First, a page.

6. Resistance to Change: Staff & management were resistant to adopting modern inventory management practices, technologies, and eCommerce best practices. People often say, “But it worked in the past,” or “This is how we have always done it”, or minimize the impact of “minor’ issues & inconveniences. + There is always a concern about the cost of implementation and training.
  7. Constant prioritization changes:  Priorities constantly changed before the original effort could be completed, which left employees confused and frustrated.  Yes, they were running around like chickens with their heads cut off.

Proposed Solutions:

  1. Implementation of a BIN system: Bin location is the smallest unit of space inside a warehouse where merchants store their goods. Bin locations simplify the inventory management processes, ensuring merchants always know where to store and find their products. This required us to map out the inventory, identify higher-ordered items, and place them closer to the packing area to reduce pick./pack cost. It also required labeling their entire warehouse so staff knew exactly where brands, categories, and items went.
  2. Use Advanced Analytics for Company Analysis and Forecasting: Started using the advanced analytics service by Inventory Detectives, which allowed them to review multiple dimensions of their sales & inventory. These reports provided insight into sales, marketing, purchasing, logistics, and finance.
  3. Employee Training: Provide comprehensive training to management & employees on the new inventory management system, digital best practices, and processes to ensure a smooth adoption and reduced resistance to change.
  4. Implementation of standardized processes: This ensured everyone knew what they should be doing. 
  5. Goal prioritization:  Have everyone agree on the goals, the roles, and the responsibilities, then support those efforts until they are complete. 

Results:

  1. Implementation of a BIN system: When implemented, FRE found $275,000 of “lost” inventory due to incomplete & inconsistent warehouse processes.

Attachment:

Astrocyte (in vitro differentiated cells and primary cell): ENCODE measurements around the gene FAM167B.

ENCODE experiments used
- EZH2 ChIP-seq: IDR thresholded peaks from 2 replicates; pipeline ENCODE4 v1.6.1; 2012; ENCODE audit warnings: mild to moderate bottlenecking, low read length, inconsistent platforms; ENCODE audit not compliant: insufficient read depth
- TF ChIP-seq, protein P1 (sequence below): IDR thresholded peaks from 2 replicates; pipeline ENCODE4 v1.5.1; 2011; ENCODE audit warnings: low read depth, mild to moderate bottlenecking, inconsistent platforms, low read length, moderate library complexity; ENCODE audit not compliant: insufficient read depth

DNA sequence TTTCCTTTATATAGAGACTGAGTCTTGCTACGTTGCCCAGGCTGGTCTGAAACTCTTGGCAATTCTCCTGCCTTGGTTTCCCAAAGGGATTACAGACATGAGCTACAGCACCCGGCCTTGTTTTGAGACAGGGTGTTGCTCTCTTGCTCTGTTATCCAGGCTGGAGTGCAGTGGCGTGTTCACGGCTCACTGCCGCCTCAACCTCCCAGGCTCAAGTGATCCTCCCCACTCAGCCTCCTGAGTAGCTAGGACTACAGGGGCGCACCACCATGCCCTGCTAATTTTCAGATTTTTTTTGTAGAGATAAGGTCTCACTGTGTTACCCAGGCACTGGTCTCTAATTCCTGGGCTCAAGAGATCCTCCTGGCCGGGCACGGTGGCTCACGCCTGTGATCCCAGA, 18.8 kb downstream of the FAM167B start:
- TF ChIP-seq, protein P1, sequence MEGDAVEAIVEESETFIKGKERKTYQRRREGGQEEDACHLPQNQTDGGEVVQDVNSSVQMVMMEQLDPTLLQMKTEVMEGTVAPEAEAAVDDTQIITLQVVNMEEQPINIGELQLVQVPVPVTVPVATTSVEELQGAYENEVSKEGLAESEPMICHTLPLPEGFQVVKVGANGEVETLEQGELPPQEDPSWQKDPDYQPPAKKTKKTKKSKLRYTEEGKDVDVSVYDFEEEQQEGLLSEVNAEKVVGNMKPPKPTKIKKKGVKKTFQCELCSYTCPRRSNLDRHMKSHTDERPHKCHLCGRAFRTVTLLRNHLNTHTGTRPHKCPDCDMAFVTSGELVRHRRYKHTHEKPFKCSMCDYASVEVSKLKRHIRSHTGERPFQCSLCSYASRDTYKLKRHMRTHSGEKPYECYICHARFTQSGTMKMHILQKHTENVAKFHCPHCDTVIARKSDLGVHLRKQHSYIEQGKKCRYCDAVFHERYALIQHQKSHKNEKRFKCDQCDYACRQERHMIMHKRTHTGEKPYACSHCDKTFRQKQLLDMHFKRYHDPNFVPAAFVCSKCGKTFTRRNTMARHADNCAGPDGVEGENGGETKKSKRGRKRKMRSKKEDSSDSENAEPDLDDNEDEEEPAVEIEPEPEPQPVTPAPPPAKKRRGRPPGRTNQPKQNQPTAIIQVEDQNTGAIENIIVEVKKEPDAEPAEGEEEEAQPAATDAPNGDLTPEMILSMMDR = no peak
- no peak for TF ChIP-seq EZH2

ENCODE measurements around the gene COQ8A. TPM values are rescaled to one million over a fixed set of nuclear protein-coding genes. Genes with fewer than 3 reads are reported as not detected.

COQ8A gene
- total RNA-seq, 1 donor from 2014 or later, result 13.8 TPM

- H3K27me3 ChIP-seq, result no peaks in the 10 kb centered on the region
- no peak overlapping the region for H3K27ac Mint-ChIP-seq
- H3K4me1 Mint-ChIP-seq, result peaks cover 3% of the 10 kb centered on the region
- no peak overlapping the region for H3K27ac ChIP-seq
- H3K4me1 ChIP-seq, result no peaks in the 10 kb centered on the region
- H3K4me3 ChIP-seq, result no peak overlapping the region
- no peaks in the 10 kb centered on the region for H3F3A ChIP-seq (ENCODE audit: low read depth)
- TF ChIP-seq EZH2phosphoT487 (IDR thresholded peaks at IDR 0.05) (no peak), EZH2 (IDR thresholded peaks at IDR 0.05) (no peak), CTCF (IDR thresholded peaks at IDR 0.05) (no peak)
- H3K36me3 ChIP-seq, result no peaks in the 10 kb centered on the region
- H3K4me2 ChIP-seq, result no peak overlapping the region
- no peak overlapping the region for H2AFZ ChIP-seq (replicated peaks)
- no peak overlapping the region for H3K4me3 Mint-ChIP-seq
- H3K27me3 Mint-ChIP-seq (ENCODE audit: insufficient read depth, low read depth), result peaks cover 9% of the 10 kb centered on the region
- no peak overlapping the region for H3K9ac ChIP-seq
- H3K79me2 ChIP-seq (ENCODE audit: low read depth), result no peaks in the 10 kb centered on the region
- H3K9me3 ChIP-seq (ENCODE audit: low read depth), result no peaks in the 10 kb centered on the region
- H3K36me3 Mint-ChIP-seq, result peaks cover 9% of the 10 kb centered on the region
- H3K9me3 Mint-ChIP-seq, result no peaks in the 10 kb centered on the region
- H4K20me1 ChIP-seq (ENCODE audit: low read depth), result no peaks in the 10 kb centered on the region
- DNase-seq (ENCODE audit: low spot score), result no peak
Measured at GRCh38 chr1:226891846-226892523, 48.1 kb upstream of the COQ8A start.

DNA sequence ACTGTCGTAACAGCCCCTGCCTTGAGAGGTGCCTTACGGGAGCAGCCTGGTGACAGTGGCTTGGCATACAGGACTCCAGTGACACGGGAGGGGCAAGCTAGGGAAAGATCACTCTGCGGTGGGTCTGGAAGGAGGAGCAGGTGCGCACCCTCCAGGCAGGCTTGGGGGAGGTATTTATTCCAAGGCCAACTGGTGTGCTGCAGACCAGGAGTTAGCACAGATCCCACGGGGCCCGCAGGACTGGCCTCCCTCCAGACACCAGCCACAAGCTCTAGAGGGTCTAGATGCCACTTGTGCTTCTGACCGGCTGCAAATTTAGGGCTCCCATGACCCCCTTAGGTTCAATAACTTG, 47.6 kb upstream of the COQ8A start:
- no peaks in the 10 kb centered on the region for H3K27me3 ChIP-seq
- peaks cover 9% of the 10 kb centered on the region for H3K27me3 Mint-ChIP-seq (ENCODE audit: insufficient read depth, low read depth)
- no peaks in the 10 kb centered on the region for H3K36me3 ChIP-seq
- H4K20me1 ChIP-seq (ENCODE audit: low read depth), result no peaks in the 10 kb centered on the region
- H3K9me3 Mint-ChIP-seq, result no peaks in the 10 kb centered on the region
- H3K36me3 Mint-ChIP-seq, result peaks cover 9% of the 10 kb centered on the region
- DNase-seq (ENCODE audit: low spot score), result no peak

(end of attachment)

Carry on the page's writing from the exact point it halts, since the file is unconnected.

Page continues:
2. Regular Inventory Analysis: Performing regular inventory analysis, we discovered the following:
    • A product category was 25% of sales but only contributed 4% of revenue – using an excessive amount of labor without the associated revenue eats away at company profit.
    • A product with 1,100 days of stock.  This was a poor use of capital.  We improved the inventory mix to improve the financial picture so capital could be used to grow the company.    
    • “Found” $100,000 in inventory that was not merchandised for sale.  It was in the system but not available for sale to customers. Fixing broken and incomplete processes and adding clearly defined roles & responsibilities needed to be done ASAP.
    • We identified over 1,000 SKUs that cost over $500,000 to create and merchandise but never sold.  Unfortunately, staff spent time creating products without doing the proper research, so they didn’t know or understand no one wanted them.  While we couldn’t get that time back, we could prevent it from happening again. 
  1. Improved Demand Forecasting: With the adoption of advanced analytics, FRE significantly reduced overstocking & stockouts, improving their overall ROI. This created better cash utilization necessary for growth.
  2. Enhanced Supply Chain Efficiency: FRE was able to optimize order quantities, leading to improved order fulfillment and customer satisfaction.
  3. Streamlined Processes: Automation and process integration reduced manual errors and saved valuable employee time, which could now be allocated to more strategic tasks.

Conclusion:

This proves that by adopting a data-driven strategy, modern technology solutions, and fostering better communication, FRE successfully transformed, which led to improved operational efficiency and stronger customer relationships and grew their profit.